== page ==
Meaning of "communication" The CJEU confirmed that the principal objective of the InfoSoc Directive was to establish a high level of protection of authors and therefore "‘communication to the public’ must be interpreted broadly." This objective was emphasised in Recital 23 of the InfoSoc Directive and in previous CJEU decisions including Football Association Premier League Ltd and others v QC Leisure and others (2012) and SGAE v Rafael Hoteles SA (2006). The CJEU held that:

  • "Communication" means any "transmission or retransmission of a work to the public, not present at the place whether the communication originates, by wire or wireless means, including broadcasting"
  • Article 3(3) of the InfoSoc Directive makes it clear that an initial authorisation of protected works in a communication to the public does not exhaust the right to authorise or prohibit other communications of those works. Accordingly, when content is put to multiple uses, each transmission of that content by a technical means that is different to the primary means requires fresh authorisation, even if it is transmitted to the same catchment area

The CJEU gave short shrift to TVC’s argument that its service operates so as to maintain and improve the quality of reception of the broadcasters’ transmissions. TVC, the court said, conducted a clear technical intervention in the pre-existing transmission, retransmitted it in a way that was different from the broadcasters’ transmission and "in no way intended to maintain or improve the quality of the [broadcasters’] transmission…."

Meaning of "public" "Public," the CJEU said, denotes an indeterminate number of potential recipients and implies a fairly large number of persons. As the retransmission is aimed at all persons resident in the UK with internet connections and TV licences, the CJEU had no problem in finding that this target audience constituted an indeterminate and fairly large number of persons. Moreover, in the context of "live streaming," where the recipients had access to the same work at the same time, it was held to be irrelevant that each user streamed the content individually (i.e., on a "one-to-one" basis).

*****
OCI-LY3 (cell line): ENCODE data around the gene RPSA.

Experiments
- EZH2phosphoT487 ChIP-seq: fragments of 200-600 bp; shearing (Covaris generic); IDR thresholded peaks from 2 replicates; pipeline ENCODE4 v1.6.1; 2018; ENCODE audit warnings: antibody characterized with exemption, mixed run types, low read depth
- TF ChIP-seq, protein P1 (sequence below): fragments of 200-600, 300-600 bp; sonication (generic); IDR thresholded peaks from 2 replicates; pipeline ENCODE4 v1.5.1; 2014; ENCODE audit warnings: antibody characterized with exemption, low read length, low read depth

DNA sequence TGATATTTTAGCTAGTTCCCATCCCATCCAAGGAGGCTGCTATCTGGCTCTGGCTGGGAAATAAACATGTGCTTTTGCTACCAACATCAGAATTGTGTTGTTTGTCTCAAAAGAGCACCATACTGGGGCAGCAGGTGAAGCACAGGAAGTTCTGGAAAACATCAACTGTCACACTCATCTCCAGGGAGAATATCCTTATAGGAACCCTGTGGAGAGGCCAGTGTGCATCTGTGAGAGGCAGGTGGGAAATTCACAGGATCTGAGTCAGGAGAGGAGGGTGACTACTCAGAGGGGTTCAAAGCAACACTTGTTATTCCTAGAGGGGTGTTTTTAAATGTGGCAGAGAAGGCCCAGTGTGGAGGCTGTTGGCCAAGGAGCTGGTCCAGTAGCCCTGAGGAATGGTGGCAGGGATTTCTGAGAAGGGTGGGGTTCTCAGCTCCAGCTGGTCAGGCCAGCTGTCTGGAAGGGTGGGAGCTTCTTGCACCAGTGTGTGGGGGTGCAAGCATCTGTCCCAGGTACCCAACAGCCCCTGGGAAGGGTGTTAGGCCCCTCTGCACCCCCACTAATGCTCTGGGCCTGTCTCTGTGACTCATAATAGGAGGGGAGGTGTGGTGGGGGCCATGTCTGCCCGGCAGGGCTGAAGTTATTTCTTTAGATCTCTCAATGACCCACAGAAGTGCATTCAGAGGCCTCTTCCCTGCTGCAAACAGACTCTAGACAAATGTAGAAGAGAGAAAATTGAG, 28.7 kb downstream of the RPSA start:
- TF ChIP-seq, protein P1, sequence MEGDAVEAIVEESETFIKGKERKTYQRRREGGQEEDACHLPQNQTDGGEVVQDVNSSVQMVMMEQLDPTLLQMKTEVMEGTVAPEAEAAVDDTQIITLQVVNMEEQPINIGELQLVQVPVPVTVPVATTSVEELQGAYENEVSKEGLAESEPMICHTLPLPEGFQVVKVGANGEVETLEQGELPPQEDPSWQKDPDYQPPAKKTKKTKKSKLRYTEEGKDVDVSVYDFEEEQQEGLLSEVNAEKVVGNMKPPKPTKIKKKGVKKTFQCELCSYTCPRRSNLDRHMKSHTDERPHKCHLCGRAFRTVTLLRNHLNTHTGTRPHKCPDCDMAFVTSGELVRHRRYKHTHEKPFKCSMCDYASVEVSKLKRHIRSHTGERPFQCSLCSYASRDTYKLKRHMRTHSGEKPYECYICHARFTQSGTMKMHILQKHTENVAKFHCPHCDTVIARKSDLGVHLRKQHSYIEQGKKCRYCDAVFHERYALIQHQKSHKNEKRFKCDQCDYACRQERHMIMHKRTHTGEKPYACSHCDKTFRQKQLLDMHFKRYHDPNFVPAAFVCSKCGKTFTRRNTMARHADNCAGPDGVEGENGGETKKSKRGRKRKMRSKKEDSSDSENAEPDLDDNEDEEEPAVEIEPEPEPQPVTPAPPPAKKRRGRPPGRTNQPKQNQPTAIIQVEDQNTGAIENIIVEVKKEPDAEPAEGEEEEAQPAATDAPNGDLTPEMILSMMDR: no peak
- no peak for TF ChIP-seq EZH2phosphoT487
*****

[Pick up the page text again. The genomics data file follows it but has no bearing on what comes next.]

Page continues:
Requirement for a "new public" In the CJEU decisions in SGAE v Rafael Hoteles SA (2006), Football Association Premier League and Others (2011) and Airfield NV v Agicoa Belgium BVBA (2011), detailed consideration was given to the meaning of "communication to the public." It was held in these cases that Article 3 of the InfoSoc Directive was only engaged were the public was a "new public," i.e., different to the one targeted in the original communication. This position was however distinguished by the CJEU from the facts in the present case on the basis that in those cases, the rights owners had not contemplated the new public to whom the broadcasts were being retransmitted when they granted their rights for the making of the original communications. In the present case, the group of persons in question had been in the contemplation of the broadcasters when they broadcast the channels. The CJEU held that this made no difference: there was communication to the public when the works were re-transmitted over the internet.

Does the profit making nature of the activity influence the finding? The CJEU seems to have chosen its words carefully in this regard; whilst it acknowledged that a profit-making element is not an essential condition for the existence of a communication to the public, it appears to suggest that this could be borne in mind, as an influencing factor, when considering whether or not a separate communication is taking place.

By contrast, the CJEU held that whether or not the communicator is acting in direct competition with the original broadcaster is irrelevant.

High Court proceedings The matter will now go back to the High Court for final judgment with the benefit of the CJEU’s decision.

Despite the decision in the broadcasters’ favour, TVC still claims an overall victory given its continued ability, pursuant to section 73 CDPA, to transmit the main public service channels, which it says account for more than 70% of the viewing on its service. In that regard, our view is that the High Court’s position, that TVC qualifies as a cable operator, is questionable since internet delivery does not always and only involve the use of cable; wireless communication links are frequently used within the internet transmission chain. Given that the previous government, in its Digital Britain report, defended the retention of section 73 on the grounds that it was only applicable to "traditional" cable operators such as Virgin Media, it will be interesting to see if the present government can be persuaded otherwise.

DISCLAIMER: Because of the generality of this update, the information provided herein may not be applicable in all situations and should not be acted upon without specific legal advice based on particular situations.